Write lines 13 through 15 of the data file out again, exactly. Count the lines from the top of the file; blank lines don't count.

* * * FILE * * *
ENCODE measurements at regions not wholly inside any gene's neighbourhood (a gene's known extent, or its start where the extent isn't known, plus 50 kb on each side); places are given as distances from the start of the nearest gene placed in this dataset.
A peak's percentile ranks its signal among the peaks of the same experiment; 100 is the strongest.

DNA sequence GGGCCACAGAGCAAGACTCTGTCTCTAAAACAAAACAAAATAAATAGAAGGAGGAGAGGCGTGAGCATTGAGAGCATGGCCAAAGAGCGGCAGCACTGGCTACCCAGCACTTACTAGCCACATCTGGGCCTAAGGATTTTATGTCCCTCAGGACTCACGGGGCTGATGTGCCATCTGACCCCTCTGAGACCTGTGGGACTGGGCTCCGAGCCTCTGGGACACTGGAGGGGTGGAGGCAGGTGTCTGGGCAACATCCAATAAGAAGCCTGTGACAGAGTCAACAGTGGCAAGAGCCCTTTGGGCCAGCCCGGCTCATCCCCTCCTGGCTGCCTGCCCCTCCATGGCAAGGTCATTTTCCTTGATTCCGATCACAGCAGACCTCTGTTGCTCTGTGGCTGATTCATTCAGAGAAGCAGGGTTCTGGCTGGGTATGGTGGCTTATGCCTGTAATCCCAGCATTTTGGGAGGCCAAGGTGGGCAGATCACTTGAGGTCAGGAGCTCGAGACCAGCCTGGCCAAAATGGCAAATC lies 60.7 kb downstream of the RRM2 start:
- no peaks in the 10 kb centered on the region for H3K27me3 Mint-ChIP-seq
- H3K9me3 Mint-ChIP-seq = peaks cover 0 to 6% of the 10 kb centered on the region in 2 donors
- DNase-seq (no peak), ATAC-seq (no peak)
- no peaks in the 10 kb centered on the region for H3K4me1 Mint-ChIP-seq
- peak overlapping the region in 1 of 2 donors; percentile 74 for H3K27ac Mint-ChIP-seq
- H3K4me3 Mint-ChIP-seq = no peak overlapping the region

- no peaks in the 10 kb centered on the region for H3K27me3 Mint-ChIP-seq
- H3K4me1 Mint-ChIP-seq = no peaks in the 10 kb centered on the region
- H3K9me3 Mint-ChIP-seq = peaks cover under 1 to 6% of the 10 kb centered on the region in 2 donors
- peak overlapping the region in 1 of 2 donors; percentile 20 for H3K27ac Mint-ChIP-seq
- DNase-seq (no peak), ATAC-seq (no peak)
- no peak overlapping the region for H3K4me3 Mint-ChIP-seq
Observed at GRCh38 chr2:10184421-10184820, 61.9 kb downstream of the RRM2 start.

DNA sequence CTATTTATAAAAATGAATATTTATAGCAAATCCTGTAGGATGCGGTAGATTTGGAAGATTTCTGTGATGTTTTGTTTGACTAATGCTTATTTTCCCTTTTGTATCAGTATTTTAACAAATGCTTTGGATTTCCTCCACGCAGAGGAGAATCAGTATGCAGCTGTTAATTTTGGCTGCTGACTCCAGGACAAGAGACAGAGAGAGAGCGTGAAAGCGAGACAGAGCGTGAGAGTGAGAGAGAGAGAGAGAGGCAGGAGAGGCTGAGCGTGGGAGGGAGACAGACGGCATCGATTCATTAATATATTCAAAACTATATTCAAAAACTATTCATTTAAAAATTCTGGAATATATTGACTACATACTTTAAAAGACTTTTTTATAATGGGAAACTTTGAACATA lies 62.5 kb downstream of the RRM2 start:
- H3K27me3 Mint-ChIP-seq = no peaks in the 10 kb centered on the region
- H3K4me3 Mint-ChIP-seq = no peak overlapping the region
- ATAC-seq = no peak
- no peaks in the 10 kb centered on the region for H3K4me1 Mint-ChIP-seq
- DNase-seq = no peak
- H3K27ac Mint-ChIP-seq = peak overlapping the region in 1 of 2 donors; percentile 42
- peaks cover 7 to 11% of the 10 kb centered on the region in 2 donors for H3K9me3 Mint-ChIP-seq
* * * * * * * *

- peak overlapping the region in 1 of 2 donors; percentile 20 for H3K27ac Mint-ChIP-seq
- DNase-seq (no peak), ATAC-seq (no peak)
- no peak overlapping the region for H3K4me3 Mint-ChIP-seq